q-RT-PCR analysis showing the quantification of the genes involved in the autophagy regulation. Bnip3, Atrogin1, MuRF1, LC3 and Beclin1 are shown for diaphragm (A) and tibialis anterior (B) muscles (n=4-5). White bars represent fed wild-type mice, hatched white bars represent fasted wt mice, grey bars represent fed mdx mice and hatched grey bars represent fasted mdx mice. (* P<10-2, ** P<10-3, *** P<10-4, +P<10-5, ++ P<10-6, +++ P<10-7, § P<10-8). Bars represent the mean expression relative to the wt fed mice group which is set to 1. Error bars indicate s.e.m.


DMD is the most severe form of muscular dystrophy and also the most common neuromuscular disorder. Transcriptomic and proteomic studies have reported major metabolic and physiological changes in DMD patients and animal models, including mitochondrial defects 22,33,34,35,36 . Structural remodelling processes, such as extensive muscle regeneration, can compensate for dystrophin absence during the early stages of the disease in which young patients are still able to walk. To identify potential therapeutic targets for DMD, several studies focused on pathways involved in muscle hypertrophy, such as myostatin inhibition or IGF-1/Akt activation 6,37 . Akt stimulates protein synthesis and hypertrophy by inhibiting the tuberous sclerosis complex (TSC), which inhibits mTOR 38 . At the same time, Akt inhibits autophagy by phosphorylating the FoxO3 transcription factor 16,39 . Several reports have shown that Akt is more active in mdx compared to wild-type mice, although differences in Akt signaling were reported to be age- and muscle-dependent. Indeed, it is known that mdx mice at about 6-12 weeks of age show extensive muscle regeneration when compared to older mdx mice 22 and that Akt signaling decreases over time in mdx mice 25 .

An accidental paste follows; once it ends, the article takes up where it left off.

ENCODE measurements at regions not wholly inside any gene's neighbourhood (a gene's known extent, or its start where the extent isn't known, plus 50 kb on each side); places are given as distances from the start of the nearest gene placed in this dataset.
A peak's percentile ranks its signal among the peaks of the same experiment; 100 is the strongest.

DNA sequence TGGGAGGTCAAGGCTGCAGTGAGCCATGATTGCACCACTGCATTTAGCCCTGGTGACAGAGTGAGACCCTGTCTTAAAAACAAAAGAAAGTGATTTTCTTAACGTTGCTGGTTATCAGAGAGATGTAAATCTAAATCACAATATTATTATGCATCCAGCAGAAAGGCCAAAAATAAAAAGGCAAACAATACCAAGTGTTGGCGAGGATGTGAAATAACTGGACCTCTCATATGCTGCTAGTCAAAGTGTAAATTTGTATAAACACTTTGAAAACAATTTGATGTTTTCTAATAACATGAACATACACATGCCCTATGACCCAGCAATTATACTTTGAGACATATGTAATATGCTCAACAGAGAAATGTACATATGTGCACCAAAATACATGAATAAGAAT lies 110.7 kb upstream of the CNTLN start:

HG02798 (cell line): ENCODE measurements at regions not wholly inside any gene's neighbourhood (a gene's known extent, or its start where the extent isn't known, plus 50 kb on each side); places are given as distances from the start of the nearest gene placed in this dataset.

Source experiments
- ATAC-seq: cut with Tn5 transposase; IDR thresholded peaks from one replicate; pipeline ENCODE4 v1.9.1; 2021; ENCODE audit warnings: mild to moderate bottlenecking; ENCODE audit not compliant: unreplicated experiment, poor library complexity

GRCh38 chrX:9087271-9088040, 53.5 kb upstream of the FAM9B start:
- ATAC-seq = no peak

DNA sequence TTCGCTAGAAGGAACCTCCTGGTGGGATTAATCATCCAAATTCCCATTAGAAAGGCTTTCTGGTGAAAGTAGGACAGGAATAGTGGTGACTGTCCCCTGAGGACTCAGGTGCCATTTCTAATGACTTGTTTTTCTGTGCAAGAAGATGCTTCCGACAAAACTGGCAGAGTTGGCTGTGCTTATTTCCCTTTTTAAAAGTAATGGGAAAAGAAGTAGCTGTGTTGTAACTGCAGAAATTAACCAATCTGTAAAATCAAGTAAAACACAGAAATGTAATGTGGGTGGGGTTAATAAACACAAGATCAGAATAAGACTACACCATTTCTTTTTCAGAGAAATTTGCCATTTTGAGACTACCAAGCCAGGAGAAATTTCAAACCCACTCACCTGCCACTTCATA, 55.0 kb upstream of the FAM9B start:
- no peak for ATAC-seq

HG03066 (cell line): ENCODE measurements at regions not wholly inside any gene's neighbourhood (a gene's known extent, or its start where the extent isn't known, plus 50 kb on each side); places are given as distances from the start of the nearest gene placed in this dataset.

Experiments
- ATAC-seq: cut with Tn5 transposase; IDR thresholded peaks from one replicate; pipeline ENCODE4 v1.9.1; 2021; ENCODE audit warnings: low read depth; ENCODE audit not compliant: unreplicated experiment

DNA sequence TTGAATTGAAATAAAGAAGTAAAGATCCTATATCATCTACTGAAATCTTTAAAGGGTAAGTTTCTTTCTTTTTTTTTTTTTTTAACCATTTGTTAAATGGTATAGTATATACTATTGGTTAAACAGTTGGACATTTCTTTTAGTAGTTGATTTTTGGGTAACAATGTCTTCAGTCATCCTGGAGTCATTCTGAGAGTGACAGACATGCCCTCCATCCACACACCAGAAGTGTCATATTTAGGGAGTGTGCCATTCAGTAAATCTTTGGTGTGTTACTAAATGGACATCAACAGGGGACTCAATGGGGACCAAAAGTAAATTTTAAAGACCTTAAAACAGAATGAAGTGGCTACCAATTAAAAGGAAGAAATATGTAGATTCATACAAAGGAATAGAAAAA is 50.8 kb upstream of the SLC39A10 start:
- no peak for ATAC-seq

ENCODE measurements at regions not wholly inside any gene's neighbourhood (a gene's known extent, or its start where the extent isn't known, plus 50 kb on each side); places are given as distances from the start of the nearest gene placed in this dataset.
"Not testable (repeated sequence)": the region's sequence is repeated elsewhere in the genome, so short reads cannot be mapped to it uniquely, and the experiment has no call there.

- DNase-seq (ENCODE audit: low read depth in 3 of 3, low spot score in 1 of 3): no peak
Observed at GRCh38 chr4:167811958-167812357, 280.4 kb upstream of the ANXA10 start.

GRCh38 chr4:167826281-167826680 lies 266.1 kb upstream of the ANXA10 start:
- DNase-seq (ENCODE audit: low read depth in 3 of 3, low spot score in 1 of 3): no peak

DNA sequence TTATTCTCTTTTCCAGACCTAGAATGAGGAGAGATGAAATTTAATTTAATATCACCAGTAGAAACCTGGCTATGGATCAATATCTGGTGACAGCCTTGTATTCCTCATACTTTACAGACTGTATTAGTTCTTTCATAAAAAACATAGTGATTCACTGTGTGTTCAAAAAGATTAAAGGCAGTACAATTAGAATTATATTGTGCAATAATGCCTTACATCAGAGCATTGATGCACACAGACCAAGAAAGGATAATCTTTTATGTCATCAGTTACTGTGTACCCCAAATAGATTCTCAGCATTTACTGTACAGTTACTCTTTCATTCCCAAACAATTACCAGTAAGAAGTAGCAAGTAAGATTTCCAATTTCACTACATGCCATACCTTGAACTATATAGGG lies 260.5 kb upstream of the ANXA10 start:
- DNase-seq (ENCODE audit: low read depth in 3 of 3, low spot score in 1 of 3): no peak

We recently reported defective autophagy regulation in another animal model of muscular dystrophy, the collagen VI null (Col6a1–/–) mouse. In Col6a1–/– mice, autophagy is strongly impaired in the tibialis anterior muscle, while in the diaphragm the autophagy machinery is less compromised 19 . Here we show comparable results in the mdx mouse, where the autophagy pathway is normally regulated in the diaphragm and impaired in a highly glycolytic muscle such as the tibialis anterior.